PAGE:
How to Ensure That Safety Products Do What They Claim

How to Ensure That Safety Products Do What They Claim

The vast majority of the time, you buy a product and you expect it to work as the manufacturer claims it will. In order to find out, you use it: you plug in the television and turn it on; you start the car and take it for a test drive; you sit in the chair and see if it holds you. But, when it comes to safety products, if trying them out is the only way to test them, a failure of the test means injury – or worse – to the employee. So how do you know that something is going to perform as the manufacturer claims?

First and foremost, be wary of claims that any products are "OSHA Approved!" Let me be very clear about this: OSHA approves NO products. OSHA does not review product specs, test products, endorse products, or anything of the sort. What OSHA does do, is provide specifications that products must meet and/or refer to testing standards to which the manufacturers must adhere. If you see something stamped "OSHA Approved" then this should immediately raise a red flag. Discuss with the manufacturer or distributor just what that means. If they can't answer it, you may want to seek out the product elsewhere.

Use reputable companies. This is a sound piece of advice in many aspects of life. If you are doing research on the internet for your next big stock purchase, you'd choose information put out by Bloomberg Financial Markets over a report by (at least I hope you would). If you want to buy a car, you're probably going to go to a dealer that you know or were referred to over that guy in the plaid pants and greasy hair that's got a parking lot full of cars that were all previously owned by an old lady that only drove them to church on Sunday. Safety equipment should be no different. Look for the manufacturers you know and, if you're not aware of them, do your research by searching for them online (just not at Crazy Wally's). If I wanted a harness, I'd probably be looking at Guardian, FallTech, MSA, DBI Sala or somebody like that before I purchased one from NoFallz Fall Protection.

Look for the ANSI stamp. Every product should be tested in accordance with the applicable ANSI standards. Your safety glasses need to meet the ANSI Z87.1 standard, your fall protection needs to meet the Z359 and A10 standards, and so on. When they do, they get marked with that ANSI number. You can then purchase the standards to see exactly what testing is done to ensure the quality of the product you bought. But, even if you don't want to take it that far, at the very least you want to see the ANSI stamp. Without it, you cannot be sure how the product was tested, or if it was tested at all.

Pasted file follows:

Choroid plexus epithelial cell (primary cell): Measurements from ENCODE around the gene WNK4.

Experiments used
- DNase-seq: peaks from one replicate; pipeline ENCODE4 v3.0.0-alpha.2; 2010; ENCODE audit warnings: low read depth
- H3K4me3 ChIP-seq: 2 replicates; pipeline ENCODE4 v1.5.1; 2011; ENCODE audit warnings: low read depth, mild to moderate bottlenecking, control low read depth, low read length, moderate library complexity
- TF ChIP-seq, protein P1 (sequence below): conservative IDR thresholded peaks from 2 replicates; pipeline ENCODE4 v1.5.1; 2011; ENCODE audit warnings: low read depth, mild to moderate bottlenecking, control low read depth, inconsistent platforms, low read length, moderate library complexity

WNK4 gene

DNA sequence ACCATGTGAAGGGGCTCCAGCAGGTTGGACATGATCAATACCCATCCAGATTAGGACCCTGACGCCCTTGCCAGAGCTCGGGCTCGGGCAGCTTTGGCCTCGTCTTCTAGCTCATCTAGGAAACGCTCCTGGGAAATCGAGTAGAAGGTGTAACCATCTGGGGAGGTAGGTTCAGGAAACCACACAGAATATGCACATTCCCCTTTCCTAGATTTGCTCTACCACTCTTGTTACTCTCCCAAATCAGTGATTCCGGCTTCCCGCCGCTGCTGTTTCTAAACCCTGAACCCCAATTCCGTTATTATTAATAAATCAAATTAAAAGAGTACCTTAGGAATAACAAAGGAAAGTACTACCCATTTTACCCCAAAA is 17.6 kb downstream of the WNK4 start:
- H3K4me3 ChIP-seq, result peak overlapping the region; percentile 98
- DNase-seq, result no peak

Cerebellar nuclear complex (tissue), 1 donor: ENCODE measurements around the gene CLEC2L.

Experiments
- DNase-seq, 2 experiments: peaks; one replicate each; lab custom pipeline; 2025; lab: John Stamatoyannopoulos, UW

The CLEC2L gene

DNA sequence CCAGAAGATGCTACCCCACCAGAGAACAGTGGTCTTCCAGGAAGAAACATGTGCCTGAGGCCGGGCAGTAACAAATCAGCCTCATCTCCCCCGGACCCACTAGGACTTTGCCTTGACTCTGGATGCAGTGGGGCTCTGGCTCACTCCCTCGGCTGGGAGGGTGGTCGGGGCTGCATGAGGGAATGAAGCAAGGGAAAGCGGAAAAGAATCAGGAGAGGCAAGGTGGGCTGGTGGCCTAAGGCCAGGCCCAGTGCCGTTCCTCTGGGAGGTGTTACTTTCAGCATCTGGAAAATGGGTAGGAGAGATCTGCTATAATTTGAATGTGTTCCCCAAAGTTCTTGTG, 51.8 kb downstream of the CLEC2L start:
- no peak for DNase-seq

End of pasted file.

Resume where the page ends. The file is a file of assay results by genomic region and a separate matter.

Test it yourself. Some things will not require further tests, though you could choose to do so. Others, like safety nets will require testing. For those that require testing through OSHA, the regulations lay out exactly what needs to be done. For instance, a safety net is required to be drop-tested after installation. This is not something you can make up on the fly. It is specifically laid out at 29 CFR 1926.502(c)(4)(i) – right down to weight and diameter of the sand bag you need to use and the height from which it must be dropped. Ensure that you follow the tests exactly as stated in the regulation to ensure not only your employees' safety, but to protect your company, as well, from the lawsuits that could arise due to your failure to comply.

Finally, ask questions. Your distributor should be an expert in the products he or she is selling. Ask as many questions as you need to ask to ensure you are getting what you believe you are purchasing. Ask for product specs, comparisons between different manufacturers (though be wary of the fact that they often get more incentive to sell one brand over another), and any issues they may have come across in the past. And, if you're talking about a product that may not be as off-the shelf as a harness, such as a modular work platform, see if your supplier will provide you with another client of theirs who has been using the product so you can get a first-hand testimonial.

When you buy safety equipment, you're usually hoping it will be worn or installed, but never used. However, if the time comes where it needs to perform its intended function, you'd better hope it works. You can greatly reduce the chances of any problems before you even spend a dime by following this advice, but whatever you do, don't leave it up to chance.

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